Beta-carotene and eye health
Beta-carotene is a type of carotenoid (carotenoids make up the group of bright yellow, orange and red pigments that you find in fruit, vegetables and some animal products, such as salmon & egg yolk)1. In the body, beta-carotene functions as an antioxidant and as a precursor to vitamin A, which is essential for reproduction, immunity, epithelial and mucosal integrity and of course vision2.
Observational studies have suggested that nutrients such as beta-carotene may help with age-related eye disease, for example age-related macular degeneration and vision loss3.
There is currently no RDI for beta-carotene in Australia, however when following the recommended five or more servings of fruit and vegetables per day you will be consuming approximately 3-6mg1 Beta-carotene can be found in sweet potato (see recipe above), carrots, pumpkin, red capsicum, spinach and rockmelon as well as many more3. To optimise absorption of beta-carotene it should be eaten with meals containing fats.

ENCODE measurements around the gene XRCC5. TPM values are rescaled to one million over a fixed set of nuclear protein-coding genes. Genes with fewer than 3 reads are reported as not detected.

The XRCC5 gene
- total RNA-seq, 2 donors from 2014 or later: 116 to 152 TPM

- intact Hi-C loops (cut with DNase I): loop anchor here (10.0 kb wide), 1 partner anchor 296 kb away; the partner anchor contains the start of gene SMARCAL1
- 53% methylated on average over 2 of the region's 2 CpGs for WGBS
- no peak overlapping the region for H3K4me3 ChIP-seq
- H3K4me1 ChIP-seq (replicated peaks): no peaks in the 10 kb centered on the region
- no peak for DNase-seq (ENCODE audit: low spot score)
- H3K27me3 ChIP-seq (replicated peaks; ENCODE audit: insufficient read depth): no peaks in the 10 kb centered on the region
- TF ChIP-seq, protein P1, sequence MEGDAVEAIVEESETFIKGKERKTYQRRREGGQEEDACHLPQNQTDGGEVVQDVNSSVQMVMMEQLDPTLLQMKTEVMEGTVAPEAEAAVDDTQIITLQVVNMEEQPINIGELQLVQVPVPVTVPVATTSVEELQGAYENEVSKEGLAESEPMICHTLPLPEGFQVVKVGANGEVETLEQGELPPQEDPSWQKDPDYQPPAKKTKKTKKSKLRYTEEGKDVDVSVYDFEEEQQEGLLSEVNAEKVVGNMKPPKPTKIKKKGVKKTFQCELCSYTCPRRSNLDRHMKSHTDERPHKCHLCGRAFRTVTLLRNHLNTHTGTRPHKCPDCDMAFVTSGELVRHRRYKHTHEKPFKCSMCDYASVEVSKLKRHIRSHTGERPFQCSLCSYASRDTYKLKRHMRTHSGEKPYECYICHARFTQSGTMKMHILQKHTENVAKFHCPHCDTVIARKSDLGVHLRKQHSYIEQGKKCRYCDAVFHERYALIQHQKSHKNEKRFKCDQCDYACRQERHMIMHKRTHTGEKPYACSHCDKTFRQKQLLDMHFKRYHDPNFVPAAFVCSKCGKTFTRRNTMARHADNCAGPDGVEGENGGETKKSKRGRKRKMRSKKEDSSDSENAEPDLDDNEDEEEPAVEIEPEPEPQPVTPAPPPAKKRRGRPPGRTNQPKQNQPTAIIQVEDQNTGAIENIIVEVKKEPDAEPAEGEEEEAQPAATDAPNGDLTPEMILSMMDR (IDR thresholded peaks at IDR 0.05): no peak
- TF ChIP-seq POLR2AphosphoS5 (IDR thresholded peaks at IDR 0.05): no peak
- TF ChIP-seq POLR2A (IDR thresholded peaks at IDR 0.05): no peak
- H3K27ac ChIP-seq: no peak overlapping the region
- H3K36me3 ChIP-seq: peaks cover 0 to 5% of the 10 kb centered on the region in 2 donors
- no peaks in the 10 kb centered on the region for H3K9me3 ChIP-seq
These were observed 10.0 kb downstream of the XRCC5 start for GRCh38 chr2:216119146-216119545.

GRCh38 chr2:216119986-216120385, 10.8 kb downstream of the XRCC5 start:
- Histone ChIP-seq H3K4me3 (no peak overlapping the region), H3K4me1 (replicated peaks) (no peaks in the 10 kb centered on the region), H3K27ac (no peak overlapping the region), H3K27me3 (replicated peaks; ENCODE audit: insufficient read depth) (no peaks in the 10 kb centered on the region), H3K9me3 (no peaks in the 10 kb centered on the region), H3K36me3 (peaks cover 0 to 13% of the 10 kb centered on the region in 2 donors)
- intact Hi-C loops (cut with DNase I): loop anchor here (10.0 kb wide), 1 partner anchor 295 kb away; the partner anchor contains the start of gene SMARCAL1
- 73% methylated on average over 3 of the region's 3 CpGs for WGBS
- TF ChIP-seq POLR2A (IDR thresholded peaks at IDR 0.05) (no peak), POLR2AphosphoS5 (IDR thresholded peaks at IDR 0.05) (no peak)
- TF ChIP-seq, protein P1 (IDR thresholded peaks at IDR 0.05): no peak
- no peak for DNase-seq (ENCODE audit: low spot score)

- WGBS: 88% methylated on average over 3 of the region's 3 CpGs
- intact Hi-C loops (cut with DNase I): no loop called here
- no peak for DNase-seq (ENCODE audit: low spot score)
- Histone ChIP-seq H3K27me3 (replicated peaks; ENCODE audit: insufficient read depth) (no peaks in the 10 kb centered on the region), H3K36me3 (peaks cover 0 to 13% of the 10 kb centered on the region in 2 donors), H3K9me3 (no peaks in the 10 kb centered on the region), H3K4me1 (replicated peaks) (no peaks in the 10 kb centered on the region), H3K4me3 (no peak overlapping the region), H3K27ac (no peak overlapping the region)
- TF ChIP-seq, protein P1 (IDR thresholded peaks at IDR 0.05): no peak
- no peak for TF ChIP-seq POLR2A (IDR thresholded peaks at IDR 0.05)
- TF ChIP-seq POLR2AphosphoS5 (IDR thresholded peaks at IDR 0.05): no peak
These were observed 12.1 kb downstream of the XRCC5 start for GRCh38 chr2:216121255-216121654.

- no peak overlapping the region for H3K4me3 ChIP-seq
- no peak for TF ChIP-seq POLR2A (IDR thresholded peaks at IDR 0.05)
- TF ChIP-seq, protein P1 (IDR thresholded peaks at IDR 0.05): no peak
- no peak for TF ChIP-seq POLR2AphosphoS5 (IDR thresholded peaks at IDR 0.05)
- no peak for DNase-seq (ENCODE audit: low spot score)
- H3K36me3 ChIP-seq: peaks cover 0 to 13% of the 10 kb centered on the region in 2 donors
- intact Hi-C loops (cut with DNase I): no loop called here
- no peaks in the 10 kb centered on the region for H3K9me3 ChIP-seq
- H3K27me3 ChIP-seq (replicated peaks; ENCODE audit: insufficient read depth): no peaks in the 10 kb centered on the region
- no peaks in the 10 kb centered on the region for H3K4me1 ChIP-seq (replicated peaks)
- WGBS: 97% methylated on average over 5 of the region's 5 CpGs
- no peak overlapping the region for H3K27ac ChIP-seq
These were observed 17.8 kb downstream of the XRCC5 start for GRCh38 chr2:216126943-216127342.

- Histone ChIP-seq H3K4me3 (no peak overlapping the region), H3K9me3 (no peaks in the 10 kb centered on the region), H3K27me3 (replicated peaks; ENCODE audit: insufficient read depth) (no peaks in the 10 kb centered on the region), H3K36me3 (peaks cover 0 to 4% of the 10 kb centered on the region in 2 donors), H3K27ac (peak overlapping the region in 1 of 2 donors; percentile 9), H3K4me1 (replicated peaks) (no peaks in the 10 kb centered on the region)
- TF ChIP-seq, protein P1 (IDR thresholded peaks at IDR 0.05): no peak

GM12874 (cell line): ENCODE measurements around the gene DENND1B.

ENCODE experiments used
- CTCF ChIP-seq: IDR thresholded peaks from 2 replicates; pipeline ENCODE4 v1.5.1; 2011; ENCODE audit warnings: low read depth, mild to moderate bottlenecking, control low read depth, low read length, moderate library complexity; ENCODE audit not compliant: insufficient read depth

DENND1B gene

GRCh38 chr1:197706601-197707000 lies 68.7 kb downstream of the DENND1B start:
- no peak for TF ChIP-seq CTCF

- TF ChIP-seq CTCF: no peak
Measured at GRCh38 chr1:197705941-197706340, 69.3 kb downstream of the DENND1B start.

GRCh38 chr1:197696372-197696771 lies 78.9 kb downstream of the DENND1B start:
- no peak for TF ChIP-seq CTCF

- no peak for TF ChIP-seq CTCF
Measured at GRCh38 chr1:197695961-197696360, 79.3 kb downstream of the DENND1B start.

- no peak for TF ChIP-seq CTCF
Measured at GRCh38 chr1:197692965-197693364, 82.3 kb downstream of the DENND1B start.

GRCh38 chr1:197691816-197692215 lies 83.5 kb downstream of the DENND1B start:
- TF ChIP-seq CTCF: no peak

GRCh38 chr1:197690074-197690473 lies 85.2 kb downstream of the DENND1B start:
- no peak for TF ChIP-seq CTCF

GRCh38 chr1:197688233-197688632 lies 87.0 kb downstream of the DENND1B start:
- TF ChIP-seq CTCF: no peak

It is always important to obtain nutrients through your diet rather than supplementing unless it is absolutely necessary. Supplements should never replace a well balanced diet. Vitamin A can be toxic in high doses and you should consult your health care practitioner if planning to supplement and should be avoided during pregnancy. Long-term supplementation of vitamin A may lead to increased risk of birth defects and abnormal liver function.
- Braun, L & Cohen, M 2015, Herbs & Natural Supplements: An evidence-based guide, 4th edn, vol. 2, Elsevier Australia, Chatswood
- Pizzorno, J. E, Murray, M. T & Joiner-Bey, H 2008, The Clinician’s Handbook of Natural Medicine, 2 nd edn, Elsevier Australia, Chatswood
- Rasmussen, H & Johnson, E 2013, Nutrients for the aging eye,Clinical Interventions in Aging, vol. 8, accessed 9 March 2019, <https://www.ncbi.nlm.nih.gov/pmc/articles/PMC3693724/>
Author Shelley Atkinson (Dip. Nutrition)